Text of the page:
Formula 1’s new ‘punching bag’ not going anywhere anytime soon

Formula 1 saw the debuts of three rookie drivers in the 2021 season-opening Bahrain Grand Prix, and one stood out for all the wrong reasons.

As huge as the Max Verstappen vs. Lewis Hamilton buzz has been for the sport of Formula 1 following the season-opening Bahrain Grand Prix at Bahrain International Circuit, there is another driver who fans can’t seem to stop talking about, and that driver has been at the complete opposite end of the field — that is, when he has even managed to stay on the track.

Three drivers made their Formula 1 debuts in this 56-lap race around the 15-turn, 3.363-mile (5.412-kilometer) road course in Sakhir, Bahrain, a race won by Hamilton in his Mercedes by just 0.745 seconds over Verstappen in his Red Bull following an epic late duel between the two.

Two of those rookie drivers made headlines for all the right reasons. Yuki Tsunoda piloted his AlphaTauri to a ninth place finish, scoring two points in his first ever start, and Mick Schumacher’s debut made this year’s season opener the first race to feature the legendary Schumacher name since 2012.

Now onto Nikita Mazepin.

His debut went quite differently. After spinning out at the track once in preseason testing and twice in practice, he spun out again twice in qualifying, with the second spin causing further controversy since he violated the “gentlemen’s agreement” en route to doing so. To nobody’s surprise, he qualified in 20th (last) place, and nowhere near 19th on time.

Then two laps into the race itself, he found himself unable to control his VF-21, and he went off the track and crashed in turn three, just 25 seconds after lights out.

Formula 1 fans were loving every minute of it. Even the Sky Sports F1 commentators, who had taken other slight digs at the 22-year-old Russian throughout the weekend, had a few things to say about just how terribly his debut went.

Mazepin has been in the news quite frequently throughout his career leading up to his shot in Formula 1, and not just because his father Dmitry’s deep pockets are funding his ride and giving him a ride that many believe several other drivers deserve.

The list of things that Mazepin has done both on and off the track to become the sport’s most hated driver in Formula 1 even before making his debut is one to behold.

You name it, he’s done it: bribed a girl for nudes with paddock passes, posted a video of himself groping a woman on Instagram, punched a fellow driver in the face, threw a party after several of his father’s workers were killed, made and supported other inappropriate comments about Tsunoda’s Japanese nationality, joked about COVID-19, made a creepy and suggestive comment about George Russell — and that’s just the stuff we know about.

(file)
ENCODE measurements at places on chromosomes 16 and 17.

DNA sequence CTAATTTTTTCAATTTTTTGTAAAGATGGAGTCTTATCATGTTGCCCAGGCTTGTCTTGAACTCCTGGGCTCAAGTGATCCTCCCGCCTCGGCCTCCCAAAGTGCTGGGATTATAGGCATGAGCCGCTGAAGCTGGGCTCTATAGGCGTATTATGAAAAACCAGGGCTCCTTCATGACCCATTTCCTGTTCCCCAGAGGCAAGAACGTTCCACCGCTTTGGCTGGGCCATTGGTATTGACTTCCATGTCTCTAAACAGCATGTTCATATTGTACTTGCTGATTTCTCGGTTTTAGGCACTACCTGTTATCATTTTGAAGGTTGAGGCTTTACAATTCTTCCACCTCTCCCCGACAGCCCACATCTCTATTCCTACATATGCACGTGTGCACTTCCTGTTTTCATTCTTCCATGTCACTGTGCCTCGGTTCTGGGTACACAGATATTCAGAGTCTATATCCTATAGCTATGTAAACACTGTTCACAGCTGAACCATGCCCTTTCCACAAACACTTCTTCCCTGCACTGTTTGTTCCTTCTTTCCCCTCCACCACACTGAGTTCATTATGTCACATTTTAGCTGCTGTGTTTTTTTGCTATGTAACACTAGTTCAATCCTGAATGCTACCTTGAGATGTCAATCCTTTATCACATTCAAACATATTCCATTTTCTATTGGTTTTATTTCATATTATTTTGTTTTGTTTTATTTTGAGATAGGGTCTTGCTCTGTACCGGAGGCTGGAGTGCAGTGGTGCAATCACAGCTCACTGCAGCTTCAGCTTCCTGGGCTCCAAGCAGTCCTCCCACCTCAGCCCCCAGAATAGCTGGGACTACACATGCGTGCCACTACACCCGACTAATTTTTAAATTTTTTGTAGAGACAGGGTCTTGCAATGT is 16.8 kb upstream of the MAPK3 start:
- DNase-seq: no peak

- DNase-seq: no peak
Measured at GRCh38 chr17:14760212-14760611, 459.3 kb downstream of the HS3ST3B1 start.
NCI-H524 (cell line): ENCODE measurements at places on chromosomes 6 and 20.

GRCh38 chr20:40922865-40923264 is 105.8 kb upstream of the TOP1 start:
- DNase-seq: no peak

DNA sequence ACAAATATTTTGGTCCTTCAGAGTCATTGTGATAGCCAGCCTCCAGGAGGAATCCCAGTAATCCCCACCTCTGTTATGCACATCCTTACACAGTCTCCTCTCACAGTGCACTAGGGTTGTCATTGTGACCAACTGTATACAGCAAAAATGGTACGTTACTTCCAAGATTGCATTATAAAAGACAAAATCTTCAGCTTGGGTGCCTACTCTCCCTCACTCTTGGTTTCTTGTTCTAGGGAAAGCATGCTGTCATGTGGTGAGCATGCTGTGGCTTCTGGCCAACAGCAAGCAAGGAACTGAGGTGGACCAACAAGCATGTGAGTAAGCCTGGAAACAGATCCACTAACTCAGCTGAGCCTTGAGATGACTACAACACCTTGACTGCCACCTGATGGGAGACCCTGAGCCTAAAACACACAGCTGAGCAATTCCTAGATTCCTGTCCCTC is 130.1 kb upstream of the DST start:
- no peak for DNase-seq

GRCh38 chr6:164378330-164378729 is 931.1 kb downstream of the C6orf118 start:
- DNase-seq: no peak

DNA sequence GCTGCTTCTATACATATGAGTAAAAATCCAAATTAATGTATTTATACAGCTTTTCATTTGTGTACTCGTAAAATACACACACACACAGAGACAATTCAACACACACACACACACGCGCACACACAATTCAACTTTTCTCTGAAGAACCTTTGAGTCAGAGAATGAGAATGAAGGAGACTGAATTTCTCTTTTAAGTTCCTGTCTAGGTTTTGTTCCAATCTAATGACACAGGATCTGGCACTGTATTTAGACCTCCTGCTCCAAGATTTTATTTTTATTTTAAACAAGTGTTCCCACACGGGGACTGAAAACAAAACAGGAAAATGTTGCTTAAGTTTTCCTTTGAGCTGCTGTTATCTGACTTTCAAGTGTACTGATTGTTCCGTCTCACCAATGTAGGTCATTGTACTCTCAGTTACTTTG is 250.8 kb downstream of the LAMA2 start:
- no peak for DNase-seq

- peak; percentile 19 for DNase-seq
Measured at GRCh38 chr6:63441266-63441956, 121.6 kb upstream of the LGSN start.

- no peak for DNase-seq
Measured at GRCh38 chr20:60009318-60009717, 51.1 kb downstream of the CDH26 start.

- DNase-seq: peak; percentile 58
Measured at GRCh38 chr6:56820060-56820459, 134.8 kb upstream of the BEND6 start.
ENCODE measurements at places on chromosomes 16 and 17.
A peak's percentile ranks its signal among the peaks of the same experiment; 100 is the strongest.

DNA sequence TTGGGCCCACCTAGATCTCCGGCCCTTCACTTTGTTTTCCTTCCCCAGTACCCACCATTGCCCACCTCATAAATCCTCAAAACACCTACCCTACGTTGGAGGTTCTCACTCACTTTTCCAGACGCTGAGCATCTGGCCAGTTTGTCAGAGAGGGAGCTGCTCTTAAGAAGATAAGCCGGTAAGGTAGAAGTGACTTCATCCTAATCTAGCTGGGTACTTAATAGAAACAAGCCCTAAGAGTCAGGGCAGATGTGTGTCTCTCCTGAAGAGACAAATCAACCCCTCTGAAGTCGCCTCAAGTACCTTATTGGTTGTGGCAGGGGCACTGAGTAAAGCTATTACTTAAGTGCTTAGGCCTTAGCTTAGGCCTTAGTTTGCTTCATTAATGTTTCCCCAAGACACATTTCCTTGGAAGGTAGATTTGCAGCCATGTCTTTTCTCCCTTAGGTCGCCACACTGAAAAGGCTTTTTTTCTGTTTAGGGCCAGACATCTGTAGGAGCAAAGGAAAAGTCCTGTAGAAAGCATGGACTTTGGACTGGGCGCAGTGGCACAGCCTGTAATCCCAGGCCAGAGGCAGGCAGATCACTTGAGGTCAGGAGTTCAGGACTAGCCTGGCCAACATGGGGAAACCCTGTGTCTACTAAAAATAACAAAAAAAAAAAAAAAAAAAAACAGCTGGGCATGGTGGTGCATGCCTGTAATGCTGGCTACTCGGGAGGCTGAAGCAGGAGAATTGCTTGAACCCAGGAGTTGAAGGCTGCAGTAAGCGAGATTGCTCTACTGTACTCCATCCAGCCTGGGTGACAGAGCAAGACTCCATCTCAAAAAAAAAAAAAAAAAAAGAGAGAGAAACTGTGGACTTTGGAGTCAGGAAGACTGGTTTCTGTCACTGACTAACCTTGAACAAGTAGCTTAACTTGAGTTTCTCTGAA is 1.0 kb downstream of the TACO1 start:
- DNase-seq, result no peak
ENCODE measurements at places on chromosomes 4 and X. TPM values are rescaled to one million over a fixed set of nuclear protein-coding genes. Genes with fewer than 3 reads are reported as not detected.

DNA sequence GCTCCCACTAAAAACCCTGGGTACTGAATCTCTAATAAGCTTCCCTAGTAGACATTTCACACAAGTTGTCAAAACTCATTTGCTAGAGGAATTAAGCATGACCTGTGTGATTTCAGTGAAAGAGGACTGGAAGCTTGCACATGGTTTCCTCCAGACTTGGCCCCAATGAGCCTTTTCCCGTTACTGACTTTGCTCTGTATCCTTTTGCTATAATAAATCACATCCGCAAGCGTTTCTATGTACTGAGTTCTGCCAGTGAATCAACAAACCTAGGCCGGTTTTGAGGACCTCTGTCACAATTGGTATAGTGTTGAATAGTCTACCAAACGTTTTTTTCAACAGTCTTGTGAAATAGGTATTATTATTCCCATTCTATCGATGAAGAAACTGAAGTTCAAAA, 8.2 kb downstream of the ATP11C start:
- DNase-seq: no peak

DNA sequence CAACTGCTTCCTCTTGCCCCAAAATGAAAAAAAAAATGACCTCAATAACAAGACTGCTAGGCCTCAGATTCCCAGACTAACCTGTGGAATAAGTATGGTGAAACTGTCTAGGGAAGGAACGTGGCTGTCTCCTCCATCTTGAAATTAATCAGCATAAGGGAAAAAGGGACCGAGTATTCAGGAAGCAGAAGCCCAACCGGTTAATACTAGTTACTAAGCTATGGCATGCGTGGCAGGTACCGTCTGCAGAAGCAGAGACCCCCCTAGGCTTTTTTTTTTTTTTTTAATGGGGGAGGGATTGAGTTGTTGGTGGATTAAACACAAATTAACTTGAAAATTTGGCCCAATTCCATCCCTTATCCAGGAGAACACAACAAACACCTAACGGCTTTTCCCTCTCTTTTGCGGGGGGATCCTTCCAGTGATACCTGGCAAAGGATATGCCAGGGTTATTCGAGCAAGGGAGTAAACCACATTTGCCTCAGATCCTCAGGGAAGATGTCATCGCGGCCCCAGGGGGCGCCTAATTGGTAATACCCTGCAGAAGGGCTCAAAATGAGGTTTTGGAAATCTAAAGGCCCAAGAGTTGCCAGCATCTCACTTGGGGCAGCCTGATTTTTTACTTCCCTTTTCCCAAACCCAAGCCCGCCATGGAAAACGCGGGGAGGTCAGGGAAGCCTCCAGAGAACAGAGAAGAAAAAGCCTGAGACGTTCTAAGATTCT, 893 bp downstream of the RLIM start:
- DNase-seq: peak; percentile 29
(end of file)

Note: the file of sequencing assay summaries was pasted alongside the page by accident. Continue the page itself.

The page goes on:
And let’s not forget the on-track antics. He was penalized several times for unsafe driving in Formula 2, at one point sending himself and Nobuharu Matsushita to the hospital after a crash in Sochi. He even slammed into the P2 board after a penalty stripped him from a victory last year at Spa. The board nearly hit Tsunoda, who inherited the win.

We can debate about “is it really that bad?” all day for any one of those points.

But the fact is, most of the sport’s fanbase can’t stand him because of it, and given those long lists, that should not be of any surprise to even his biggest fans.

He knows it, too. And he knows he can’t do anything about it.

Why else would he decisively blamed the hate he gets on the fact that he is Russian, of all things?

But part of this could actually be a positive for Mazepin, with all things considered.

He has earned his spot as the sport’s most hated driver, and no matter what he is able to do on the track — or even off of it — that hate and disdain isn’t going anywhere.

Anything that even remotely involves him in the future is going to be blamed on him. He will be at the center of that backlash.

Formula 1’s “punching bag”, if you will, is here to stay.

No, he can’t change it. We know that. But how he responds to that is solely up to him — again, both on and off the track.

Having more terrible showings like he did in Bahrain is only going to make it worse for himself, nobody else. Formula 1 fans will continue to eat it up, make memes, the whole shebang. Perhaps the hate and the added pressure is getting to him already. We have no way of knowing, unless it truly becomes a habit.

But on the other hand, proving the critics wrong is only going to make it better for himself, and that’s the only thing he needs to focus on, because at the end of the day, nothing good is going to come from getting caught up in the criticism.